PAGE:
The font is a 9-point with a 10-point leading (9/10). It’s about a semi-bold and is fairly consistent throughout. The red-letter does have some slight variation but it’s not bad at all. It’s not enough to stop me from buying this Bible. The text is a joy to read. It’s bold enough for marking and there is enough room for underlining.


The text is presented in two-column, verse-by-verse format. Poetry is set to verse, letters are indented, and OT quotes in the NT are in oblique type. Paragraphs are marked with bold verse numbers. References and notes appear in the center column. The header shows the first verse that appears on the left page and the last verse that appears on the right page. Section headings are in italics. There is a little bit of space in both the inner and outer margins. This is useful for small notes and making your own chain references. Also, the inner margin keeps the text out of the gutter. This is a good layout for preaching and teaching.

Book Introductions

Book introductions are about two paragraphs long and cover information about the author, setting, overall theme of the book, audience, purpose, etc. There is usually something interesting that can be used as a teaching point or for information purposes.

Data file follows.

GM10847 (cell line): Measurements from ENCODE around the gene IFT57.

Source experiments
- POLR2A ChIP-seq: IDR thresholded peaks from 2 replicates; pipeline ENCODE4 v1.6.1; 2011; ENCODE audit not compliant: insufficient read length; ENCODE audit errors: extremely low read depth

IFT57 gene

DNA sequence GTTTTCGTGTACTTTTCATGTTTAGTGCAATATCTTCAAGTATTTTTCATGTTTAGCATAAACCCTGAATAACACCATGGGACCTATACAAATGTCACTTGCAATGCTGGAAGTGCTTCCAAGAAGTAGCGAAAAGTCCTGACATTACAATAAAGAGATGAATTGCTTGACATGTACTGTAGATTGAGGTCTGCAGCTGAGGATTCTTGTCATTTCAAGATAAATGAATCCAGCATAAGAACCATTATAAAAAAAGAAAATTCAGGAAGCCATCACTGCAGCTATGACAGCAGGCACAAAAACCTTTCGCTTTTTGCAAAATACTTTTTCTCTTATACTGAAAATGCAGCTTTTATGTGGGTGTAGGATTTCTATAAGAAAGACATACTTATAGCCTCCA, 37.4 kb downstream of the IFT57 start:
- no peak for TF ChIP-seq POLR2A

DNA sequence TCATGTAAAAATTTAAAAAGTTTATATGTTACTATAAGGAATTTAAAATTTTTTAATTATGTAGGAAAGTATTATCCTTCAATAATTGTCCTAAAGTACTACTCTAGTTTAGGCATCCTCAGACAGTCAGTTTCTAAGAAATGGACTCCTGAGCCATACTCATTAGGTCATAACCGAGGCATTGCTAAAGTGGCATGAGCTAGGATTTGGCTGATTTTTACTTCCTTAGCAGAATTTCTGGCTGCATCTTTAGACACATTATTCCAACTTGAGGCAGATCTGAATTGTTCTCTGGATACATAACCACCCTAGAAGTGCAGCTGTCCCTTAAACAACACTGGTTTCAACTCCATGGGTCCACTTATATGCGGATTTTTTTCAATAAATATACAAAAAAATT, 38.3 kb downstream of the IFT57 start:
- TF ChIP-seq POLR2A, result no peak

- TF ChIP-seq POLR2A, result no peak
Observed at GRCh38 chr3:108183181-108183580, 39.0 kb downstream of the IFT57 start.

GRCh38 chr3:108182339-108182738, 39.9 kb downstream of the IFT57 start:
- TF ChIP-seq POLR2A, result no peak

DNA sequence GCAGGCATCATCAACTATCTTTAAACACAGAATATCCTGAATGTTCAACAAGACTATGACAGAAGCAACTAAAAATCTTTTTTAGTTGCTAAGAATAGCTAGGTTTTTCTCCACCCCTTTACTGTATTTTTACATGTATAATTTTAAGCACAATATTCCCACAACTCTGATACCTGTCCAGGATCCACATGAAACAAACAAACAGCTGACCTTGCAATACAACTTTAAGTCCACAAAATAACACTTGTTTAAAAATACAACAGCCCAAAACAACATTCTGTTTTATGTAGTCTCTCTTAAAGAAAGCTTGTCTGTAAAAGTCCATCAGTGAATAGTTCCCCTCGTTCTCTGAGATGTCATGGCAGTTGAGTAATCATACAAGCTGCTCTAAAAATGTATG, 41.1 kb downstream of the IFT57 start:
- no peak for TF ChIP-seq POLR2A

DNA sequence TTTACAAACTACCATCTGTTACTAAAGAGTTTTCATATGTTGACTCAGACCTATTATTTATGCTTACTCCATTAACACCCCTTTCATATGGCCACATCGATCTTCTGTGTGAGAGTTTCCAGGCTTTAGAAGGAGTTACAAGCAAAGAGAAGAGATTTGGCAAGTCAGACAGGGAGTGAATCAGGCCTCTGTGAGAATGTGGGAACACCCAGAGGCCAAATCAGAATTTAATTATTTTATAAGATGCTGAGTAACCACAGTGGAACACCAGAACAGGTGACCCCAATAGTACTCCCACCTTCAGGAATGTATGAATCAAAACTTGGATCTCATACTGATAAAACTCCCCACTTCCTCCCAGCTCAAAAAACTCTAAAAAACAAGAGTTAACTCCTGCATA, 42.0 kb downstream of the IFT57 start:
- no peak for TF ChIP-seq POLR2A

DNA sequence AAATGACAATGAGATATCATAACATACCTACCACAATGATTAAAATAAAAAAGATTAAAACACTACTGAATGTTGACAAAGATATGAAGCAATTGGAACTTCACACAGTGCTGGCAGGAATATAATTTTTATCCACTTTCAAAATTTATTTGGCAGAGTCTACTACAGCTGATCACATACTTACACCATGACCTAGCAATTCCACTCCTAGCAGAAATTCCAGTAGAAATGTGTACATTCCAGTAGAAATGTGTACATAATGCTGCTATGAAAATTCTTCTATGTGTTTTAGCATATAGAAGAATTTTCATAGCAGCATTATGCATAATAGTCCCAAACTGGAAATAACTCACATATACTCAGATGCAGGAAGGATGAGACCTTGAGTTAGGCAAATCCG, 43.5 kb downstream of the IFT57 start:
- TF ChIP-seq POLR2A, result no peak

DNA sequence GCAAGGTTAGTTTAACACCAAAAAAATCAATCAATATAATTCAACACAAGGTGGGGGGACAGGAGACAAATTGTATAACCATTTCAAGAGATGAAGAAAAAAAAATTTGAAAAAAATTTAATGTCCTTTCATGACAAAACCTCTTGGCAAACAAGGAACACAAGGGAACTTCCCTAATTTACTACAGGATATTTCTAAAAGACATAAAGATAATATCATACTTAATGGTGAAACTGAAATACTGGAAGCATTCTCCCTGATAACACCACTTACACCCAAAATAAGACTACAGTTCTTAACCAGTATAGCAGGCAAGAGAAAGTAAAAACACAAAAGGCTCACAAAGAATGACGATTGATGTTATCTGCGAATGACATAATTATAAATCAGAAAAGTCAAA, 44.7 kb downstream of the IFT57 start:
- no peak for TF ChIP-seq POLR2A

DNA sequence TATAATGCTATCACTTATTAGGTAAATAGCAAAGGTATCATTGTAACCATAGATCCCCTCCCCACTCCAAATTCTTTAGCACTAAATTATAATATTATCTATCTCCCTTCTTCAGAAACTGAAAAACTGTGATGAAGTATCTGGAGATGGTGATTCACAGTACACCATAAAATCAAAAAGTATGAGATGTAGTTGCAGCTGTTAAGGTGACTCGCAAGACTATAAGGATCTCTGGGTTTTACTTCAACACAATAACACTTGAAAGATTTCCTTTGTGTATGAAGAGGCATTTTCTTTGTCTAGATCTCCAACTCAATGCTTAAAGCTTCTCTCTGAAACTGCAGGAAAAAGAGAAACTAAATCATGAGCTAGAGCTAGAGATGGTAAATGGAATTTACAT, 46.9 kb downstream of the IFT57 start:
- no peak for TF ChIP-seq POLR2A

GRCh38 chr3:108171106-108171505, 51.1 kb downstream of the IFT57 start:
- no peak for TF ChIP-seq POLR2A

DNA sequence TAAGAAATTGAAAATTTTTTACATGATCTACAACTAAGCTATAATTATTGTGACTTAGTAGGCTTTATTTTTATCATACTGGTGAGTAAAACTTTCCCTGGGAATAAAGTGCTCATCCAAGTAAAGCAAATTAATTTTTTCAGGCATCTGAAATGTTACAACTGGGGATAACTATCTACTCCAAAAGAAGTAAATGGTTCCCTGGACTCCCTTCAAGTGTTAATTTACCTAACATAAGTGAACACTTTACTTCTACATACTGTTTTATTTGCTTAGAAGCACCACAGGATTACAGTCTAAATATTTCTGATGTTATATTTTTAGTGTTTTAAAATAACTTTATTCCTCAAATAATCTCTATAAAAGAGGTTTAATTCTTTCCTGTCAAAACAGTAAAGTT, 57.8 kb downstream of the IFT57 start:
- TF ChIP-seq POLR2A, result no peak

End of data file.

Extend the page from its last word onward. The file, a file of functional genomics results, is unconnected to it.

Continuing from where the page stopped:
References and Notes

The references and notes are the standard that comes with the NKJV. There in the center column and are labeled well. They are keyed to the text with letters for references and numbers for notes. They are larger than most, making them easier to read. The notes include variations in the Nestle-Aland text, United Bible Societies 3rd edition, and the Majority text, as well as variant readings from the Critical text, the Vulgate, and the Septuagint.  Noting these variations is one of the things I like the most about the NKJV’s notes (and is one of the reason I like using an NKJV).

Harmony of the Gospels

The Harmony of the Gospels takes up 6 pages. The harmony includes the date, the event, and the location where it took place. They are presented in chronological sequence under headings that are group by a date-range.